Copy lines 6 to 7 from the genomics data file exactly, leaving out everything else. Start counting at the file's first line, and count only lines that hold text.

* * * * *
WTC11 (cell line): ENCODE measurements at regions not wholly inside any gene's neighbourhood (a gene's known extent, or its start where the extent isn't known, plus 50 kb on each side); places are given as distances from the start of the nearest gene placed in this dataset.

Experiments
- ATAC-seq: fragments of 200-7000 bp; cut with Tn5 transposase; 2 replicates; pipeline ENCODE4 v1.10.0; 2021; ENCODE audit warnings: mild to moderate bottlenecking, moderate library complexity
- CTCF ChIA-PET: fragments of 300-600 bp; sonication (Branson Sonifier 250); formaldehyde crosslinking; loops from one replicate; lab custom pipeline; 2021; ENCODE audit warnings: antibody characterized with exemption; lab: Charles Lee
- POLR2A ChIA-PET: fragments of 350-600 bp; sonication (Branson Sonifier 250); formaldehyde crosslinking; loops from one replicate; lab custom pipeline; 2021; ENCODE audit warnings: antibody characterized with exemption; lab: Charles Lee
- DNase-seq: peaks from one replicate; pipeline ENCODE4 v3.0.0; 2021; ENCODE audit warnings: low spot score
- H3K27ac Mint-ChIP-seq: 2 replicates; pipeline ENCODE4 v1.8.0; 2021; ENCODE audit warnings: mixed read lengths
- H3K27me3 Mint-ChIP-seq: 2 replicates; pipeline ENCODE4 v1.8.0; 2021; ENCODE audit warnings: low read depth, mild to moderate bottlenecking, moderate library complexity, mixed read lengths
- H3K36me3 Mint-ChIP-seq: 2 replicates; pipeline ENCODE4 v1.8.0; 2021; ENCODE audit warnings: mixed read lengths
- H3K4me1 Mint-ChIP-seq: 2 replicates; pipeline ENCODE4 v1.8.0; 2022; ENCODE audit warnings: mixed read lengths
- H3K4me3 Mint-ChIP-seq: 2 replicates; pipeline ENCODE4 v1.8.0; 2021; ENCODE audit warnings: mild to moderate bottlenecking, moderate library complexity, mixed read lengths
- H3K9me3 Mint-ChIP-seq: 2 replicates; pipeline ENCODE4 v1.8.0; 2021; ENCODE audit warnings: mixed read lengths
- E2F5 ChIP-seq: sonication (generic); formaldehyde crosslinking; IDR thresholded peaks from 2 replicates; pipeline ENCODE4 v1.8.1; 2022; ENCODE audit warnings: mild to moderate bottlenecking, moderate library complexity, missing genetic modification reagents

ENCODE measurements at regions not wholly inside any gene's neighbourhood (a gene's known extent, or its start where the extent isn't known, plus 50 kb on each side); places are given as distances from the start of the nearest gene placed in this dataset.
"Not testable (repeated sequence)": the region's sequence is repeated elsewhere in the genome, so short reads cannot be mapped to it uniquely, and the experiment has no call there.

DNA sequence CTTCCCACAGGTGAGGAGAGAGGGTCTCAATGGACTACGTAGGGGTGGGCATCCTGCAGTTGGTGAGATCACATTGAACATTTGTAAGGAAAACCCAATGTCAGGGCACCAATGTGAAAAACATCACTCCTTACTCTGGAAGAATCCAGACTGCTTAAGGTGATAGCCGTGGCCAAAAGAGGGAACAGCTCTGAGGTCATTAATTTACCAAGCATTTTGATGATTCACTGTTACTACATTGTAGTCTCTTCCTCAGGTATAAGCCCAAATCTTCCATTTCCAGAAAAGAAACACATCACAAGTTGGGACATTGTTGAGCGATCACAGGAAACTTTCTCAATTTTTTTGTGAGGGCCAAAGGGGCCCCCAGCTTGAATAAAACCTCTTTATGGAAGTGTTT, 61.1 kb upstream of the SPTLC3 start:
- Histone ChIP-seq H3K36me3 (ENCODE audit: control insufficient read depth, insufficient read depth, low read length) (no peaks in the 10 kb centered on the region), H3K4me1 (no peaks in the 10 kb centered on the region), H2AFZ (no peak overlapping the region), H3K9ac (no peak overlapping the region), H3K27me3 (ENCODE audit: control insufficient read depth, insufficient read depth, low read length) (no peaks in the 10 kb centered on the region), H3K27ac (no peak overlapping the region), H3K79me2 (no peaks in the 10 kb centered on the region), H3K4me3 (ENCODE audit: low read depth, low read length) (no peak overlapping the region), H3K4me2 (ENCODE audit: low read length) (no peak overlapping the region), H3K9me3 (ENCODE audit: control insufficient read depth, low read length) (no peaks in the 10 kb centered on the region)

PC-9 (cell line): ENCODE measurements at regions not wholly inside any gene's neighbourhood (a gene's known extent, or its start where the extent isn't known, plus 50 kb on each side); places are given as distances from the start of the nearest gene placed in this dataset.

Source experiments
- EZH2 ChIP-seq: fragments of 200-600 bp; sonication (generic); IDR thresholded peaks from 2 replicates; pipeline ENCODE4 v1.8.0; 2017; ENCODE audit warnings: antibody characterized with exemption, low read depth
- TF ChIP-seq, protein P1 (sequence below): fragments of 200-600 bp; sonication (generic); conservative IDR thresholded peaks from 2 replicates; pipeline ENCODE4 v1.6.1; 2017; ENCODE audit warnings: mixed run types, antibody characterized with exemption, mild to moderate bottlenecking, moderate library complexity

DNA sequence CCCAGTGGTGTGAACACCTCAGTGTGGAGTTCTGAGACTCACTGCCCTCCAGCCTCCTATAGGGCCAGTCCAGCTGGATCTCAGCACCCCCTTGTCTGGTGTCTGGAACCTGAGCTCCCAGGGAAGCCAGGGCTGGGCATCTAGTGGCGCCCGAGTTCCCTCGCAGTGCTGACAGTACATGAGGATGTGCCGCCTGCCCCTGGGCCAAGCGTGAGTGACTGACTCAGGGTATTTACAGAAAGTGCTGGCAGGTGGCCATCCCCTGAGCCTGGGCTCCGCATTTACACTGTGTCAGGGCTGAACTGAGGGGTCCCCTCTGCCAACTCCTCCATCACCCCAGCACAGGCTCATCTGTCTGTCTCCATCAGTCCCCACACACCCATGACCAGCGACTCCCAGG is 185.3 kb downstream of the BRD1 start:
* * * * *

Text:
- DNase-seq: peaks from one replicate; pipeline ENCODE4 v3.0.0; 2021; ENCODE audit warnings: low spot score
- H3K27ac Mint-ChIP-seq: 2 replicates; pipeline ENCODE4 v1.8.0; 2021; ENCODE audit warnings: mixed read lengths